ACET student Andrea Sebé Fernández gives an account of St. Patrick’s festivities that took place recently in the city.
“On 17th March came the long awaited day for everyone. In the morning everybody was in the parade, in Saint Patrick Street. The streets were packed with thousands of people all so excited. Families, locals and tourists like us all together to celebrate a massive cultural event.
There was music, many people with green customs and lots of good feelings.When the parade was over people some people decided to return home, and then others went to the pubs to listen live Irish music. It is a very busy evening in the city, maybe the busiest night of the whole year. If you wanted you could eat something in the many posts that had restaurants on the street to sell food”.
“It was a unique experience and I’m very happy to have been able to live this day in Ireland”.
The annual St. Patrick’s Day celebrations kick off in Cork city this coming weekend. Throughout 14th-17th of March the city is guaranteed to be a hive of activity and buzzing with culture.The organisers of the St. Patrick’s celebration in Cork city have prepared an excellent schedule of events that will appeal to all ages. We encourage our students to take part in the festivities and to check out the many free events that are taking place.
A full programme of events is available on the following website link
Our pick of all the activities is the St. Patrick’s Day parade on March 17th. The parade sees thousands of spectators line the streets and entertained by a range of theatrical groups, international bands and various art and community groups.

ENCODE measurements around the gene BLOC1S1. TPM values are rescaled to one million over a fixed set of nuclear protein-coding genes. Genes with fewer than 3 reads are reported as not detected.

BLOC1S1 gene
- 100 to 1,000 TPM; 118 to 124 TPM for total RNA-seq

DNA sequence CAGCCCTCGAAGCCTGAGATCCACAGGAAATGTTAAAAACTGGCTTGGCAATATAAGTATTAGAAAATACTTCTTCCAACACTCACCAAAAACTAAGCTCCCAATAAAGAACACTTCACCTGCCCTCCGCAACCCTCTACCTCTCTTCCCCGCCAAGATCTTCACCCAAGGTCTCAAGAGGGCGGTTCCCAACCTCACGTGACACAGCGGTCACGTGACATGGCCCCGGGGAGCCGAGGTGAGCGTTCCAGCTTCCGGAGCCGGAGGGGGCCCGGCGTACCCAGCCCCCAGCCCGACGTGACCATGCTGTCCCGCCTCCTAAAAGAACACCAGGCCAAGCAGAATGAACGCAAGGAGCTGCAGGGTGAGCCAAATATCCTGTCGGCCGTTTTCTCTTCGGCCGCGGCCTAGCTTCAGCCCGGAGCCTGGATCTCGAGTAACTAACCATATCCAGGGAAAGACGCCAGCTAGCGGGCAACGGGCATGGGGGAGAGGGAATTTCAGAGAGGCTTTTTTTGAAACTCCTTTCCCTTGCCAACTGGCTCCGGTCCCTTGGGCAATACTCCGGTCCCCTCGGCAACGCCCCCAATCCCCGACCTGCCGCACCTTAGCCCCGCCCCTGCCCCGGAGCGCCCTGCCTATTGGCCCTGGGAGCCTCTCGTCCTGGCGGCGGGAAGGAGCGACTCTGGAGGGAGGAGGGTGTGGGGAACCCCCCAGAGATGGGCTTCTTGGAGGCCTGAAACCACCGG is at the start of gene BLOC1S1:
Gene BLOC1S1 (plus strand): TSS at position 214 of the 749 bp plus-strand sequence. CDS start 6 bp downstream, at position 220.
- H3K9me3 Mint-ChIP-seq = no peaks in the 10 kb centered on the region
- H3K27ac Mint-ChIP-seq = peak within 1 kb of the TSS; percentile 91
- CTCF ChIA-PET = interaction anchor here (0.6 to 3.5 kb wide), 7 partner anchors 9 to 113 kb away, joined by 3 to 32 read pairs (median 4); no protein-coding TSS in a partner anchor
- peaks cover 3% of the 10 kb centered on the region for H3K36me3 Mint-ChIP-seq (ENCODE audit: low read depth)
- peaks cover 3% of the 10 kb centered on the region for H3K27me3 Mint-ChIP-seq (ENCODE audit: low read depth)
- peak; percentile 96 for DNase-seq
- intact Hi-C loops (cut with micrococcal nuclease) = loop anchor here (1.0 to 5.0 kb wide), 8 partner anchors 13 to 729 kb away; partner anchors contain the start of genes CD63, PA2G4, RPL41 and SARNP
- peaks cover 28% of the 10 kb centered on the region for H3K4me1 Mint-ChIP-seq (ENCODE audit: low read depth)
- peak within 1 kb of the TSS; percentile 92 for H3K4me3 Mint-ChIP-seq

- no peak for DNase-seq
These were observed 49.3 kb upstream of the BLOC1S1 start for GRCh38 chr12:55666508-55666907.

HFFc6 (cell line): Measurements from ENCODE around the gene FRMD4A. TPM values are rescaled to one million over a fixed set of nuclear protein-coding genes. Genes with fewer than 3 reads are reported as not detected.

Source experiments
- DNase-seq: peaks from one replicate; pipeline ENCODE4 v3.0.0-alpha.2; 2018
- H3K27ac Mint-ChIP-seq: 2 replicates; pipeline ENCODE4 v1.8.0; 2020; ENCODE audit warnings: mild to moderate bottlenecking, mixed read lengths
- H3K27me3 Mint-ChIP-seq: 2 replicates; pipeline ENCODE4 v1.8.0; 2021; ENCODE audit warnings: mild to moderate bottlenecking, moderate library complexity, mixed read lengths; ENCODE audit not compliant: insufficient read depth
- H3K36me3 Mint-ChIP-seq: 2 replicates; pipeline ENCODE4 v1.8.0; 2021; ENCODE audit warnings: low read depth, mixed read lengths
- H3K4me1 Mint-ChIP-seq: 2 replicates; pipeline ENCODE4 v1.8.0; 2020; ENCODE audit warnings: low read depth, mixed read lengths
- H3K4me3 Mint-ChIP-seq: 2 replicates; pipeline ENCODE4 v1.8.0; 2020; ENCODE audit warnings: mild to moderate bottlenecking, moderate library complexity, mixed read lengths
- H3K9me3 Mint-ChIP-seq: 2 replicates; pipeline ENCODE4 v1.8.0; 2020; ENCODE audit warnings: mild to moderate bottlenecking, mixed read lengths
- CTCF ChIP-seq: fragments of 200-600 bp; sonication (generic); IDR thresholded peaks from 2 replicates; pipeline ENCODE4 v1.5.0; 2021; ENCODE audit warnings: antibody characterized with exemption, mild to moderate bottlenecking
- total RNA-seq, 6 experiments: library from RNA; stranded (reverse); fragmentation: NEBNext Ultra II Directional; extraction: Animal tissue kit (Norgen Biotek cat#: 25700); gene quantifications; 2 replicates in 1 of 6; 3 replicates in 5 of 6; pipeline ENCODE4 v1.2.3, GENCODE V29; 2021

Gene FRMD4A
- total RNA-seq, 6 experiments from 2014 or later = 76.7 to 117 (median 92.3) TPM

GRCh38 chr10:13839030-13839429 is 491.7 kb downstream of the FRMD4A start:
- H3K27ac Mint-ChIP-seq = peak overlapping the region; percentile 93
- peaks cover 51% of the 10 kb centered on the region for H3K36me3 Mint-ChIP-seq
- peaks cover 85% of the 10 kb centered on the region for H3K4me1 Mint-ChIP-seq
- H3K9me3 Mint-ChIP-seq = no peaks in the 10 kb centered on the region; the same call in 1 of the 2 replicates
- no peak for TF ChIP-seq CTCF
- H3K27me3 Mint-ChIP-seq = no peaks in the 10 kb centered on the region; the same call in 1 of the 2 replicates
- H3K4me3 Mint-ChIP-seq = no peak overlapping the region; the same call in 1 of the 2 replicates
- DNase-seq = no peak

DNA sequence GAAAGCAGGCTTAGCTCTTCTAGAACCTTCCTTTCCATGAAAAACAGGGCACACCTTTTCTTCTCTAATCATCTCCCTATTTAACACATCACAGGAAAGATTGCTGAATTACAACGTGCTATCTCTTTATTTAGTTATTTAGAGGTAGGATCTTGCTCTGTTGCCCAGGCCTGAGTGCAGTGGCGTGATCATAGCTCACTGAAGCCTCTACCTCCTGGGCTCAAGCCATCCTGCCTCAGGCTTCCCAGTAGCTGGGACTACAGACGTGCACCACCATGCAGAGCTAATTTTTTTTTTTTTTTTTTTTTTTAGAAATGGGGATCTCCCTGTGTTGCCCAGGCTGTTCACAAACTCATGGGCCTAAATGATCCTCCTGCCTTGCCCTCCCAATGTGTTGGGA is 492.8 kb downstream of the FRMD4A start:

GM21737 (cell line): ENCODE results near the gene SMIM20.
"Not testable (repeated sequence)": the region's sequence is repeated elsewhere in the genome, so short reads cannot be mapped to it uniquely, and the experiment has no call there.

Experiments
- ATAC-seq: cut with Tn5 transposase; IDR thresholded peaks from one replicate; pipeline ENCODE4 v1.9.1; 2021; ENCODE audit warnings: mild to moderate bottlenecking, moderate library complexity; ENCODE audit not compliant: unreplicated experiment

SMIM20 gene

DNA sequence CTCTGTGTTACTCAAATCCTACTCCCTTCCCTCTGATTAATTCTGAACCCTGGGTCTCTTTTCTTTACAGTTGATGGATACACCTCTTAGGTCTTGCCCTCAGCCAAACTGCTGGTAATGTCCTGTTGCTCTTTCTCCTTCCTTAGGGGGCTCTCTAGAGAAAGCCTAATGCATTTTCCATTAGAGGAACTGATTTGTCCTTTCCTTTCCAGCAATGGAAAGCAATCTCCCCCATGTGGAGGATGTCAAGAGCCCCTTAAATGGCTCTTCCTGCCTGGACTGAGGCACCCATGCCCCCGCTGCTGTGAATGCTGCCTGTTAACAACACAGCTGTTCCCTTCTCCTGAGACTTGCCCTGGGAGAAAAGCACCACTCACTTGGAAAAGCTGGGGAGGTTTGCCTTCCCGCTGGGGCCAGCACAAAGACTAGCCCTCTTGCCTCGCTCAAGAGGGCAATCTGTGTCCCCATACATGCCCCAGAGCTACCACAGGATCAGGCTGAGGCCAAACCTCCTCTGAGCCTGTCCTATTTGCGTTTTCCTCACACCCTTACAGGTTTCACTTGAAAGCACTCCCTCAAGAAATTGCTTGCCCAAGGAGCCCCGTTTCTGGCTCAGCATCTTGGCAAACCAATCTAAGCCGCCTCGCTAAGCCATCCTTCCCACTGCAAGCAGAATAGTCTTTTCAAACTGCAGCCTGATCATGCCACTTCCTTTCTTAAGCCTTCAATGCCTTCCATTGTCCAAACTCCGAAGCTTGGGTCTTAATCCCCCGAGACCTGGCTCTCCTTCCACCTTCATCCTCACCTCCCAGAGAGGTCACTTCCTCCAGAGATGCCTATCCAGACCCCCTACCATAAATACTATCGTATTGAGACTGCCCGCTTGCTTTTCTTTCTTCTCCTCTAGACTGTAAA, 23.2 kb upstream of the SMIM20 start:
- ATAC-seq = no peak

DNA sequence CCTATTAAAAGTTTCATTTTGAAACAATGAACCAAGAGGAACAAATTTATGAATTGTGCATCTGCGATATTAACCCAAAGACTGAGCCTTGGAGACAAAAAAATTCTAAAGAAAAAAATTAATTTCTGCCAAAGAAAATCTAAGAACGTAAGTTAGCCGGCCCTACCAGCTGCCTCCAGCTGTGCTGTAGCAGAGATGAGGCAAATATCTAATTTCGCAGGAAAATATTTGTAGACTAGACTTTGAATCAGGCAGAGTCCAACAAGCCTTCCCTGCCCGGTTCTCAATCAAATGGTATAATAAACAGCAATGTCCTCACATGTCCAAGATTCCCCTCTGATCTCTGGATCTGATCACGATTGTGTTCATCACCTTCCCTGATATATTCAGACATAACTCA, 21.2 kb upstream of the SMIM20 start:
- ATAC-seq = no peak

Today St. Patrick’s Day around the world is mostly associated with parades, wacky green hats, shamrocks and Guinness! This modern take differs hugely from the historical religious celebration of Ireland’s patron saint. We have decided to inform you of some of the lesser known facts about St. Patrick.
Patrick wasn’t actually Irish. He was Welsh.
Patrick was actually a slave. He was kidnapped by raiders from the coast of Wales and brought to Ireland.
Legend says that St. Patrick drove all the snakes from Ireland. However, there were no snakes in Ireland.
The original colour associated with St. Patrick is blue, not green as commonly believed.
The Shamrock is not the symbol of Ireland, it is the harp.
The very first St. Patrick’s Day parade took place in Boston in 1737. It was organised by a group of Irish emigrants who wanted to commemorate their heritage.
It’s unlikely that St. Patrick brought Christianity to Ireland. The first Christian mission to Ireland, for which we have definite and reliable data, was that of St. Palladius.
Patrick’s Day was a dry holiday in Ireland until 1970. Today apart from the colour green, the activity most associated with St. Patrick’s Day is drinking. However, Irish law, from 1903 to 1970, declared St. Patrick’s Day a religious observance. That meant no alcohol was served throughout the day. The law was overturned in 1970, when St. Patrick’s Day was reclassified as a national holiday and not a church holiday.
Guinness sells about 5.5 million pints of Guinness on any given day, however that figure rises to an astounding 13 million on St. Patrick’s Day.
All the team at ACET wish you a great weekend and we hope that you enjoy the festivities!